A service bus 56 couples interface registers 39 to JTAG interface 37. Service bus 56 is preferably a serial interface having clock and data lines that is used to interface internal blocks of core 30A with JTAG interface 37, but other architectural schemes may be used, such as a parallel bus connection without departing from the scope of the present invention. A special set of commands is provided within the protocol used between JTAG interface 37 and service processor 20 to allow service processor 20 to read values from and write values to interface registers 39. An interrupt 41 is provided from interface registers 39 to ISU 31 and is activated when a register within interface registers 39 is written by JTAG interface 37. This allows service processor 20 to direct the activity of an operating system executing within core 30A in order to provide information to the operating system via interface registers 39.
Interface registers 39 are coupled to an internal bus 42, allowing core 30A to read and write values to interface register 39. One of the attention signals 38 couples interface registers 39 to JTAG interface 37, and is logically combined with other attention signals 38 to produce an attention output 19A for interrupting the activity of service processor 20, so that service processor 20 may issue the proper JTAG commands to read interface registers 39. The attention signal coupled to interface registers 39 is activated when the operating system writes information to interface registers 39.
JTAG interface 37 is a test port serial interface designed for boundary-scan testing of integrated circuits.
The JTAG has also been extended in the prior art to encompass commands to scan internal registers of a processor in order to perform testing, configuration or debugging. Special modes may be used in the processor to allow access to all of the internal registers of a processor. It is not necessary to use the boundary scan protocols to practice the present invention, nor do the boundary scan registers need to be present in the processing system components. JTAG interface 37 is convenient for interfacing to test equipment and can provide the dual connection of a standard test interface, while providing the service processor interface of the present invention.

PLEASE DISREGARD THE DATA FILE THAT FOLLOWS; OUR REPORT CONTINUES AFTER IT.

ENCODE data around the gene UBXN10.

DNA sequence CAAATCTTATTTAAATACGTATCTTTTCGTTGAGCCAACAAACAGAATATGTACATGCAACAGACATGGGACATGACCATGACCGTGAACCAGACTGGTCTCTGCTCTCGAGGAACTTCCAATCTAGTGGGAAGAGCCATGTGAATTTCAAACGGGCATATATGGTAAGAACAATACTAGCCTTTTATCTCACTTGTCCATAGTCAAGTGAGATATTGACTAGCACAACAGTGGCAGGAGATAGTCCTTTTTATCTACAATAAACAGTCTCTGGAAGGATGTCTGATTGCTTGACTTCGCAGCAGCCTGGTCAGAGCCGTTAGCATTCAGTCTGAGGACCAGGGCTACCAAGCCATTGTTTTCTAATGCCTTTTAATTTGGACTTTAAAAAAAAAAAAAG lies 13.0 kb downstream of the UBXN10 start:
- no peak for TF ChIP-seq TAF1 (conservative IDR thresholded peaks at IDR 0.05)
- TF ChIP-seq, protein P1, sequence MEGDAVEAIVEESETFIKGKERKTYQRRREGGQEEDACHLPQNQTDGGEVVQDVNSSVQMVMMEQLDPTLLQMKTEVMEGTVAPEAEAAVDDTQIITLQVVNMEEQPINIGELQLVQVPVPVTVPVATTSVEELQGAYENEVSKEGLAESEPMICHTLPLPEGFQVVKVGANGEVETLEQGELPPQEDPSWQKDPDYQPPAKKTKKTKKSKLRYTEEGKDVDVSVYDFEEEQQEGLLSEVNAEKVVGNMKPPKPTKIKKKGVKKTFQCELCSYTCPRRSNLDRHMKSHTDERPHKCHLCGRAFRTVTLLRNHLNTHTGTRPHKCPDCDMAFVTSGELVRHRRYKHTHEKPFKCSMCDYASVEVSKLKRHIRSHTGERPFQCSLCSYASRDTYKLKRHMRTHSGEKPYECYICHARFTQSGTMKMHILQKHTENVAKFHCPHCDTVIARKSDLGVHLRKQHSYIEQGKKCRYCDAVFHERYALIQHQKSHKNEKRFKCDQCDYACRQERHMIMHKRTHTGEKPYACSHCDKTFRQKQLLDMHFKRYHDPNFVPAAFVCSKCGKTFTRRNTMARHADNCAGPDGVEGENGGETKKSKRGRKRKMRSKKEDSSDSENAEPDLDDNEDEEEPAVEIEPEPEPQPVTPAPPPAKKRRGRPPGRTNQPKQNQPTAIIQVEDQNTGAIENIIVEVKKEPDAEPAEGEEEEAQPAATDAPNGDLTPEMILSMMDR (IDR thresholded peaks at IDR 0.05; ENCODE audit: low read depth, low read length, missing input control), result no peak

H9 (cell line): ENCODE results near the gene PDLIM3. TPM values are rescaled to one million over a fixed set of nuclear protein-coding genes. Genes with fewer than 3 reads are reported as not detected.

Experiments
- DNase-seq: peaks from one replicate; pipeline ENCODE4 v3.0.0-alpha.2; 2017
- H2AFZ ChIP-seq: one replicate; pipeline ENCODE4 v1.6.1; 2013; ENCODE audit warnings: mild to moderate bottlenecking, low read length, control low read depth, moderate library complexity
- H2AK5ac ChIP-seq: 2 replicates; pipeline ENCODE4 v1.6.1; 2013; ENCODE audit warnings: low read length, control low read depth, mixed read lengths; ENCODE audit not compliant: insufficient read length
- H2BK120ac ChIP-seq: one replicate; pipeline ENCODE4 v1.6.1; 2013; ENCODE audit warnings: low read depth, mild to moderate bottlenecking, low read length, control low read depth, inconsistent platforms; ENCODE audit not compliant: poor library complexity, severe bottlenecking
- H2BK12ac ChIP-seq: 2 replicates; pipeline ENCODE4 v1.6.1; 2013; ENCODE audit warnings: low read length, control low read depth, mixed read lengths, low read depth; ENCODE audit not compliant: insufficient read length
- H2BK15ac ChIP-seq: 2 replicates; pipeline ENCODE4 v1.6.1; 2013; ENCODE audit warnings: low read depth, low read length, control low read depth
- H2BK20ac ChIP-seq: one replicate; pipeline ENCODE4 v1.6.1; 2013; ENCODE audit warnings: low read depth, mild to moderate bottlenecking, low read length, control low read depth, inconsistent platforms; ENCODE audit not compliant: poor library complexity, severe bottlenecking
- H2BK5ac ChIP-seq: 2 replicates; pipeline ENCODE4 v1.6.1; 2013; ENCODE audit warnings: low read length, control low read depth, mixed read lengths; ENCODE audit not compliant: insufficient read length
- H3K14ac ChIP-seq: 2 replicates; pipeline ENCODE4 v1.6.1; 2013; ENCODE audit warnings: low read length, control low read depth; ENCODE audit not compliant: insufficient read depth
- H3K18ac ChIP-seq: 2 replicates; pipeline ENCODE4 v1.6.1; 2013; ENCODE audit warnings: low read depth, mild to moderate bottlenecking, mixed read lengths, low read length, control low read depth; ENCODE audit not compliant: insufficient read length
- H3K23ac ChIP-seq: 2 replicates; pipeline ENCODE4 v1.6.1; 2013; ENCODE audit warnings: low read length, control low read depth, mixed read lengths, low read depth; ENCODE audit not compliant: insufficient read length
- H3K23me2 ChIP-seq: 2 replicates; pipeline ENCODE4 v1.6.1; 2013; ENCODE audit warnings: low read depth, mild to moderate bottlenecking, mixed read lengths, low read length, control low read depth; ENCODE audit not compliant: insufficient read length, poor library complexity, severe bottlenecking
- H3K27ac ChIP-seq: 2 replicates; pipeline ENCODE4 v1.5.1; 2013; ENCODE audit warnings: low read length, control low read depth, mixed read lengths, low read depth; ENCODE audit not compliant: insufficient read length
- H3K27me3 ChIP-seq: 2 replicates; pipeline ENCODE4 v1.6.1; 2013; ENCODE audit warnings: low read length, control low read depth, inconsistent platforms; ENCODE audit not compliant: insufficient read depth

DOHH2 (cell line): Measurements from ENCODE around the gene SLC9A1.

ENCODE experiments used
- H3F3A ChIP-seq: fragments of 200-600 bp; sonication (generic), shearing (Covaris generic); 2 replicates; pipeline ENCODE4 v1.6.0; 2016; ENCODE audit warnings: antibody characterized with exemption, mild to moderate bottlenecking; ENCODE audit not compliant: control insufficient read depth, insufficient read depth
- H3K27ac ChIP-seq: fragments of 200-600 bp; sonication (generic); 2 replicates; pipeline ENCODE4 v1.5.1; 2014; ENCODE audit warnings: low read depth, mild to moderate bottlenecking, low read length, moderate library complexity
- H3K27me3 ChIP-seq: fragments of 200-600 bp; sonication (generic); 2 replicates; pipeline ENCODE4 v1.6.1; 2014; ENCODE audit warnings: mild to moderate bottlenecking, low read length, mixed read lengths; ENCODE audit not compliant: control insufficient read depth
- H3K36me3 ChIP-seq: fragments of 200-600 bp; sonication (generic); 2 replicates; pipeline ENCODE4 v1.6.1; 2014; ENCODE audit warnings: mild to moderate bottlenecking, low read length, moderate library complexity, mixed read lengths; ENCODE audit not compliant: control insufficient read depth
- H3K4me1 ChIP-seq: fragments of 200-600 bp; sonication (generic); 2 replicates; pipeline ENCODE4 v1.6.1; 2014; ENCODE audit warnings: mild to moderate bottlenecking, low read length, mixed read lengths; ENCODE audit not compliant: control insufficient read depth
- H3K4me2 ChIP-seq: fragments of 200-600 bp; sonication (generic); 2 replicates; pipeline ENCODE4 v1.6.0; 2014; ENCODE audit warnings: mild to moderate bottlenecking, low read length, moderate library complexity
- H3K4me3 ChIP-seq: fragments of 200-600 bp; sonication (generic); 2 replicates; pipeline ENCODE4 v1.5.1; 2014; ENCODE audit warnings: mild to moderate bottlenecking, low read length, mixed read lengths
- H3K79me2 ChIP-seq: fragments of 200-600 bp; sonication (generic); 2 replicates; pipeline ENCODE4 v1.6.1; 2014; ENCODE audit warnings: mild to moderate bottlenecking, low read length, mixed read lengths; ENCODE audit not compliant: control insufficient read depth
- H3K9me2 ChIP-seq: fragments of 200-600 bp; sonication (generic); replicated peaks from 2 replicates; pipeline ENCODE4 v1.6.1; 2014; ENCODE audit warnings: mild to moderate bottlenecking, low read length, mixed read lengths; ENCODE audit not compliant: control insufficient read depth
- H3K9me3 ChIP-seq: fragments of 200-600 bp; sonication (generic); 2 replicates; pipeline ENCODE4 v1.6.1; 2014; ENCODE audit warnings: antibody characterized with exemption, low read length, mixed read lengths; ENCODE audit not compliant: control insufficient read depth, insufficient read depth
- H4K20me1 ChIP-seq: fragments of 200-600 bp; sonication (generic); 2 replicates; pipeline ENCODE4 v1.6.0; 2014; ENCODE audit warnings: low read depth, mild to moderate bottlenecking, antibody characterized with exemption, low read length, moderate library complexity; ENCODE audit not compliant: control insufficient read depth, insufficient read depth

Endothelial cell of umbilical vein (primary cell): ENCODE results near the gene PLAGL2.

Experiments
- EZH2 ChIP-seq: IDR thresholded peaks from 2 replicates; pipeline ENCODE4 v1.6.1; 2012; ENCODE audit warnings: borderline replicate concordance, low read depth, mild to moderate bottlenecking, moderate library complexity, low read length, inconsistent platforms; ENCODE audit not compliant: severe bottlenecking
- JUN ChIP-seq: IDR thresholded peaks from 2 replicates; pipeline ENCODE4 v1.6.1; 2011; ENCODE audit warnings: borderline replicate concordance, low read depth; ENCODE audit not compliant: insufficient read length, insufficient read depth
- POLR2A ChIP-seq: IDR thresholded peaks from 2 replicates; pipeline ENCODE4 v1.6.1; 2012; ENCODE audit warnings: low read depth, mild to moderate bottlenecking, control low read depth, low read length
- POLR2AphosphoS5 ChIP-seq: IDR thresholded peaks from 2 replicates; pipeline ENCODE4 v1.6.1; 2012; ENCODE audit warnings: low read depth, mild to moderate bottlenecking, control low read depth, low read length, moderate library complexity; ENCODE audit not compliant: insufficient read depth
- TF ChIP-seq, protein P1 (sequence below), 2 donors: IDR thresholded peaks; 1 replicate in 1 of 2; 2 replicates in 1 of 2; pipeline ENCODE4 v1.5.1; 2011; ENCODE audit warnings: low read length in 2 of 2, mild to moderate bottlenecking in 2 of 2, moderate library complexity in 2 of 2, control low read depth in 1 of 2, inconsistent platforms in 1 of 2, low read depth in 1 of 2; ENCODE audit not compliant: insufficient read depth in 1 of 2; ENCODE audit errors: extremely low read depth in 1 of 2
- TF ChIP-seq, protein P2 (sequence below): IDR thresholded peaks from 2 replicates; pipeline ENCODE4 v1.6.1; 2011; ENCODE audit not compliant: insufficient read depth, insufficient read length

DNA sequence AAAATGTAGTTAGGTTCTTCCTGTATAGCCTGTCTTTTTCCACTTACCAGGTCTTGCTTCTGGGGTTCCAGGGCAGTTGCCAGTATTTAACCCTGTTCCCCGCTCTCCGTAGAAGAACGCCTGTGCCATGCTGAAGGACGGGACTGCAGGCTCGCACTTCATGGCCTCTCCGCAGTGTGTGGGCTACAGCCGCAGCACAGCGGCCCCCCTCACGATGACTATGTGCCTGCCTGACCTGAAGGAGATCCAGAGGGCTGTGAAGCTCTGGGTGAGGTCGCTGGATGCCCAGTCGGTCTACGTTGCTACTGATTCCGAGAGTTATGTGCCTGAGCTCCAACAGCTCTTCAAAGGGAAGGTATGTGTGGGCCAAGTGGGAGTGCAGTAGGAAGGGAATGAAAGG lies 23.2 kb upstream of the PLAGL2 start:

JTAG interface 37 is a multi-wire connection, including a synchronous clock, serial data input and output signals and a ground return, as described in IEEE standard 1149.1. JTAG provides an efficient connection in terms of pin-out and complexity, and is a highly reliable interface using relatively low speed connections in relation to processor internal and external bus frequencies.
Referring now to FIG. 3, the details of the service processor interface of the present invention is depicted. JTAG Interface 37 can carry boundary scan transaction commands and data, internal control commands for modifying or reading control signals and status within core 30, or commands and data for manipulating interface registers 39 of the present invention. A TAP controller 55 connects the external JTAG connection 18 to service logic 54. Service logic 54 provides the boundary scan interface (if present) and the interface to internal registers of core 30A-30C via service bus 56. Service bus 56 also controls the service processor's 20 access to interface registers 39 via transactions generated by JTAG interface 37 on service bus 56. Attention lines 38 provided from other core 30A functional blocks, including interface registers 39, are also connected to service logic 54 and are combined to provide service processor attention connection 19A.